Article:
How To Wheelie For Beginners | Motocross How - To
What's up guys, Tyler from the MX factory here. And today, I'm going to teach you guys how to wheelie the first steps for all you beginners new riders, trying to wheelie. This will be the video for you. Let's go. Hey, make sure you guys stick. The, we are gonna drop a bomb on the motocross street. Check out the end of this video after you do your.
All right. First things. First, it's real important that you guys have a good surface for getting started on this. You want something that creates traction to the back tire, so you don't wanna really slick surface. That would be har pec, dirt. Um, definitely riding on an incline a little bit helps the balance points, a little lower meaning you gotta get the front end up less high to be in the balance point.
So if you can do it going up a grassy hill, that's a great scenario. Otherwise just nice flat dirt, but that's a little bit sticky where the back tire bites. All right. So the first thing you have to know is where to sit on the. If you sit on the wrong part of the bike, it can make this really bad. Okay. So what I always think about is getting my butt close to the axle.
So if I draw a line down for my hips, I'm not too far from being in the axle, the closer to the axle, the rear axle, the easier it's gonna be to be in the balance point, which is very important. The second piece is having tight knees being able to access the brake. So I like to keep my foot in my arch or the foot peg in my arch toes, over the brake.
Other foot's gonna be on the ball of my. And then a finger on each control. You don't really need the front break. It's just a habit for me, but you want a finger on each control and then just be in a good, straight up neutral position with the upper body. That way, if the bike moves around, you can pivot one way or another and doesn't affect you highly.
All right. So the second piece of this is gonna be. Actually the disengagement of the clutch. So the clutch pop is what we like to call it. So basically what you're gonna do is you're going to load the bike by coming in, slowing down. You're gonna have the clutch in. Obviously you're gonna grab a little bit of throttle and pop the clutch at the same time.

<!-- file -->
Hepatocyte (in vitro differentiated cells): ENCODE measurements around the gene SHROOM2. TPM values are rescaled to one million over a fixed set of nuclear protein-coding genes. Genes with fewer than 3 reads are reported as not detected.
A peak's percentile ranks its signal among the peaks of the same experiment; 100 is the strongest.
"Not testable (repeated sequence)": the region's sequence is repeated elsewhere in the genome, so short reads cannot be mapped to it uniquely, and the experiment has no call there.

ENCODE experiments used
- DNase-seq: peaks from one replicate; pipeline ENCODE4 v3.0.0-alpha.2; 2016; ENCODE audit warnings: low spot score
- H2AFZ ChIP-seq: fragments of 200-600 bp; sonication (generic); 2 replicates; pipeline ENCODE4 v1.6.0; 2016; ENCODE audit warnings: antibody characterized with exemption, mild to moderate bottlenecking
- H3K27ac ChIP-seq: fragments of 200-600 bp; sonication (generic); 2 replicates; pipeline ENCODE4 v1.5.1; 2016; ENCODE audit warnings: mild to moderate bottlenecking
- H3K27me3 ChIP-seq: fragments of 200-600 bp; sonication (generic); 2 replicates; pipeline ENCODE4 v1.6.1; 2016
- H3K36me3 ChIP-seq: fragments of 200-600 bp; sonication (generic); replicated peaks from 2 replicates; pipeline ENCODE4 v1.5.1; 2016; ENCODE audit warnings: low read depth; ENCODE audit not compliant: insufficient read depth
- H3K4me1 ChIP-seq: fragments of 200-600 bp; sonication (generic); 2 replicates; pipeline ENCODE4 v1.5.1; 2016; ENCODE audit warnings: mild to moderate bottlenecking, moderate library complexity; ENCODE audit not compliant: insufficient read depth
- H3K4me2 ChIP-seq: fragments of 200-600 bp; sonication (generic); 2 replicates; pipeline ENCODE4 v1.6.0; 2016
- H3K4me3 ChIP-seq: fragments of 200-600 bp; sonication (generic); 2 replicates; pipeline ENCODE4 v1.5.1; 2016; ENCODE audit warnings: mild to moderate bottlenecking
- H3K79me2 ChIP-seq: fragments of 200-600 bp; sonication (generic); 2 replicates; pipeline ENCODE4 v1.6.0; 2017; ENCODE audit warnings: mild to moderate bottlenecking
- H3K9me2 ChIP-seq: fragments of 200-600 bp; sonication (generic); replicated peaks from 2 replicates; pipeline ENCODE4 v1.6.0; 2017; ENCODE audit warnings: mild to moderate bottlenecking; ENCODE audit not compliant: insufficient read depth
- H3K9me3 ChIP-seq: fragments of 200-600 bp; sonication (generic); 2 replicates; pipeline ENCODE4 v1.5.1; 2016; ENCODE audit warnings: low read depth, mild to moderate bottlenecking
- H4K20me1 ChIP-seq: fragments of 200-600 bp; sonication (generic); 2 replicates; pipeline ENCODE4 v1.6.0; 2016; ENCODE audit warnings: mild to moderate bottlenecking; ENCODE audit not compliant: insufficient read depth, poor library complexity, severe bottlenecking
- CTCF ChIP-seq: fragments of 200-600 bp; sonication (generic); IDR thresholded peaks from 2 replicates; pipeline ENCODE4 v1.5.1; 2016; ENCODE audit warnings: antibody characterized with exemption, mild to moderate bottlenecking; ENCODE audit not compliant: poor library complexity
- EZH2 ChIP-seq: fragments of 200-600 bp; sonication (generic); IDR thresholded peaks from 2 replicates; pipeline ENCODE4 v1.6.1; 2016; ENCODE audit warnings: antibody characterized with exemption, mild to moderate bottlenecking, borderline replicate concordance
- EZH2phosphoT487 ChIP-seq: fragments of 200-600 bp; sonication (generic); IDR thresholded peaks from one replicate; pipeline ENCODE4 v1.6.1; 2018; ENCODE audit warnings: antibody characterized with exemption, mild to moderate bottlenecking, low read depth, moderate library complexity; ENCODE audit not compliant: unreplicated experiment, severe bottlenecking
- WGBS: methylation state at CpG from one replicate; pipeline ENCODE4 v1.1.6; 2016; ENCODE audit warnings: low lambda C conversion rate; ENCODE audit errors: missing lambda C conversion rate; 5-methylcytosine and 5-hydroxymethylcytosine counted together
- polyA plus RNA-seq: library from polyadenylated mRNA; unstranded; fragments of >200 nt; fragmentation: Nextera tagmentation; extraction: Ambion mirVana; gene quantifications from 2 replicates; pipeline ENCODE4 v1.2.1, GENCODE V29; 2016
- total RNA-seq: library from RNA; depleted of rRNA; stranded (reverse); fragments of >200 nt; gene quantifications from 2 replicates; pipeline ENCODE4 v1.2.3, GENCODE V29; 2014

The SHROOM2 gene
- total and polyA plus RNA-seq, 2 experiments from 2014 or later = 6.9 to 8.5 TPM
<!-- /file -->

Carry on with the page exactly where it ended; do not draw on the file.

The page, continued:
All right. So I want you guys to set up two cones to make sure you have a distance marker and what I want your goal to be on the clutch, pop popping. When you get the bike in the air, I want the least amount of throttle to get to the next cone. We've got our cones about 15 to 20 feet. You can start a little smaller.
The idea behind this is getting the front wheel up enough and close to the balance point where you can almost coast to the next cone. So it's a clutch pop front end comes up. We don't want a lot of throttle cause we're not used to modulating throttle just yet. We wanna get close to the balance point with our clutch pop, and then we need just a little bit of throttle to keep it up.
So I want your goal here to be, be in good position, clutch pop, and see if you can get a coast to your. All right. The next part we'll be working on using the back break to control the height of your wheely. Now, a drill that I think is really special is getting the front end up and hitting the back break to bring it down.
So the closer you get to your balance point, the less throttle you'll need, but sometimes you may go a little past the balance point and need the back break to get the front end down. Most beginners in this scenario, make the mistake of freaking out and taking their feet off of the pegs. When they get the front end up, you have to do enough wraps on your clutch.
And squeeze the bike with your feet until it starts to become natural that you keep your feet on, cuz you need that back break. And when you get really good at wheeling it's clutch throttle back break all the time, a little bit of clutch to make sure it doesn't stall. It gets way up a little bit of back break to lower it back down, and then throttle to get it back up in position.
So this is just gonna get you closer to being able to do that all the time. Another thing guys, you don't ever want to chop the throttle real hard. So if it's coming down and you know that it's on its way down fast, don't try to grab a bunch of throttle. Just know that like, I'm gonna start over. Right.
You wanna get up in the balance point and you only need little throttle bites to keep it there. The big mistake that most beginners make is it comes down and they grab a bunch of throtle and all of a sudden they're on their back and they grab a bunch of throtle and that makes 'em speed up. So they're on their back hard.
So to avoid that big crash and getting hurt just little throt. All right, guys, you stuck around to the end and the bomb is detonated. We are dropping a free six part video series to help make you a safer and faster rider. All you have to do is click down below. It'll be the first thing in our description, click on it.
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